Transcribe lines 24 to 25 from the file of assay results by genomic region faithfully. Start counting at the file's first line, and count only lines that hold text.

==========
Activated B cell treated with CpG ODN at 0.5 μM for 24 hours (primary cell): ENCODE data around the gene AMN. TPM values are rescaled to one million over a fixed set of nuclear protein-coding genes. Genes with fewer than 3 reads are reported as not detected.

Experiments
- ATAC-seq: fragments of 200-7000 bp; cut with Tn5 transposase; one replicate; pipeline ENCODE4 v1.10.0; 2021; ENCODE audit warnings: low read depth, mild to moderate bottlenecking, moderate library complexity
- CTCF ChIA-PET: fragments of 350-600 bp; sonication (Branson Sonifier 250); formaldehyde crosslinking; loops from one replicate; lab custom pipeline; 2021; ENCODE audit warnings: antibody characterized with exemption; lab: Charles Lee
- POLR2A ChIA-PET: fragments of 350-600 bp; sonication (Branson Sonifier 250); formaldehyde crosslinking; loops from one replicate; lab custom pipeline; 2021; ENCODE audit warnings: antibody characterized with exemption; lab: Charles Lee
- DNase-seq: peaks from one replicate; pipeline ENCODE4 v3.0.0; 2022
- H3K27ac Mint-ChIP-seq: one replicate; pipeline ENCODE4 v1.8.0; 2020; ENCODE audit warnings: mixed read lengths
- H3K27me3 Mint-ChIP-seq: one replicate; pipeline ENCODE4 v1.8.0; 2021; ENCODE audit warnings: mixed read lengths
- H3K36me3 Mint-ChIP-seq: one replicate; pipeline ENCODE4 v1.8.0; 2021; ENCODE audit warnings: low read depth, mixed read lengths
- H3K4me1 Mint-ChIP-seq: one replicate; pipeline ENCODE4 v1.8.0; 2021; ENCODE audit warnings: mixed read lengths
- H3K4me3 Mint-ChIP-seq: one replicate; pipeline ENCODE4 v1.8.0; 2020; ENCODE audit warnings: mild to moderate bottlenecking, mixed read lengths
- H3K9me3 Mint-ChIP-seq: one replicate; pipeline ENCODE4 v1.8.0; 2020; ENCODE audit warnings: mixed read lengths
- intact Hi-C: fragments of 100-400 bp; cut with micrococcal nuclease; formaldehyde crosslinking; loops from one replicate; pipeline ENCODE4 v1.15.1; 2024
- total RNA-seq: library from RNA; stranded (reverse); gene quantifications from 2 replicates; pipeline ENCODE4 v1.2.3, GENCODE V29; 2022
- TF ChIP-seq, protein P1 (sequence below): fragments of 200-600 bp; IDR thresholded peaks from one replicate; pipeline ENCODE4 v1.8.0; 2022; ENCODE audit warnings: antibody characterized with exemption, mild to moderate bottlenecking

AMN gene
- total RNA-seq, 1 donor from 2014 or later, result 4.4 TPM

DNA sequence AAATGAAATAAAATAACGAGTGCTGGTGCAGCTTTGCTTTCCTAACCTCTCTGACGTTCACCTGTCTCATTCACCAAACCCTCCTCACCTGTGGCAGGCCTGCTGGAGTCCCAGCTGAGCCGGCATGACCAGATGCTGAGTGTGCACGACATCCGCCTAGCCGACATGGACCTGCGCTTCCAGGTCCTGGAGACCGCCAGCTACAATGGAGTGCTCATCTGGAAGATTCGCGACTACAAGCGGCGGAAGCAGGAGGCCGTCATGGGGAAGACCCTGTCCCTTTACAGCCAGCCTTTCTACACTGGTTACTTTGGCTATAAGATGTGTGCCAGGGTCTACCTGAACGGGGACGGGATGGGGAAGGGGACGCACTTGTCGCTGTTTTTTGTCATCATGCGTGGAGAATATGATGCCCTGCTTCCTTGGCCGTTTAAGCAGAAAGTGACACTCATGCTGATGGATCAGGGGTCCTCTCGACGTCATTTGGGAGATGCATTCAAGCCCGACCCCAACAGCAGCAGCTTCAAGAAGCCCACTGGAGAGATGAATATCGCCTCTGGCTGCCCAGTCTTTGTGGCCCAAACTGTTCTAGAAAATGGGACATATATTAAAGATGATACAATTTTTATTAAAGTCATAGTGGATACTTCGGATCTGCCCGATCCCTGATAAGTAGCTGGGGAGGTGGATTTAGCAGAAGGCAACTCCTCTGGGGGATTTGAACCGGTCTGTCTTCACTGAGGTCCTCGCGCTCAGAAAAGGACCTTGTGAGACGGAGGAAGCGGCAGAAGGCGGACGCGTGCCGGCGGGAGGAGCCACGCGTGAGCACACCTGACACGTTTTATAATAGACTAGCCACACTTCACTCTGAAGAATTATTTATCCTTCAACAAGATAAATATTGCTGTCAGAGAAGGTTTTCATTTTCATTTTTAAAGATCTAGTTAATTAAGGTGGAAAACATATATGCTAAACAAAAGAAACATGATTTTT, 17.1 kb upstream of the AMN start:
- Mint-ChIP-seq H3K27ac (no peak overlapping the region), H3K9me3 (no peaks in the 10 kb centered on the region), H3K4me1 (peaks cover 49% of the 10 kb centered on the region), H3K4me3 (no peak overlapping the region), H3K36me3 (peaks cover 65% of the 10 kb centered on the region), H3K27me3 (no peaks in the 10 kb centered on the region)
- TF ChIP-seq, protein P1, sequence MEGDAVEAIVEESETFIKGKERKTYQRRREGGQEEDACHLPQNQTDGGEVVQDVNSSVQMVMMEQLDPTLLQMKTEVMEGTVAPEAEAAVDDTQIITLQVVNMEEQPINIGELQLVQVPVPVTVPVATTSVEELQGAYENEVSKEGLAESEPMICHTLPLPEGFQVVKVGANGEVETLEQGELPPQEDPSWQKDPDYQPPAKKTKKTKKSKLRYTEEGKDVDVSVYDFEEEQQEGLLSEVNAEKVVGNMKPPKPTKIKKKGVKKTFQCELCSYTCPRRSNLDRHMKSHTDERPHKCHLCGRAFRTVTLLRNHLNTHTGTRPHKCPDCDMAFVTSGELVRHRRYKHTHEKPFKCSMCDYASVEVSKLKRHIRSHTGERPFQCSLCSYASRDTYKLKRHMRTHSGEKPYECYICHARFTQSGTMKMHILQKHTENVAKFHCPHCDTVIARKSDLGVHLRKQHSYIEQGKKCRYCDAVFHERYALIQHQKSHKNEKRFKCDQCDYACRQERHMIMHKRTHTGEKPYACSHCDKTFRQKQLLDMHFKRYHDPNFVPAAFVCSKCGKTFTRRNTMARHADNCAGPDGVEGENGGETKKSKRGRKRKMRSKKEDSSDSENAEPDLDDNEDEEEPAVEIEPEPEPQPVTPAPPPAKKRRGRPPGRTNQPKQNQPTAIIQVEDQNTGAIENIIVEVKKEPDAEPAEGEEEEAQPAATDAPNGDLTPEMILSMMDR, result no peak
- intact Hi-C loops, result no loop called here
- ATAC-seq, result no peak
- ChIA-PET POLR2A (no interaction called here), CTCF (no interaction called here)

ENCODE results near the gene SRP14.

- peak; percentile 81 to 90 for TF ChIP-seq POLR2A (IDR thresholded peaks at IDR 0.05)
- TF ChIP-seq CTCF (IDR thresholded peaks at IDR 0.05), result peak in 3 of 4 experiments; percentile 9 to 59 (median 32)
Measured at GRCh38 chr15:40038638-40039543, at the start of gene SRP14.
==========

ENCODE results near the gene SRP14.

- peak; percentile 81 to 90 for TF ChIP-seq POLR2A (IDR thresholded peaks at IDR 0.05)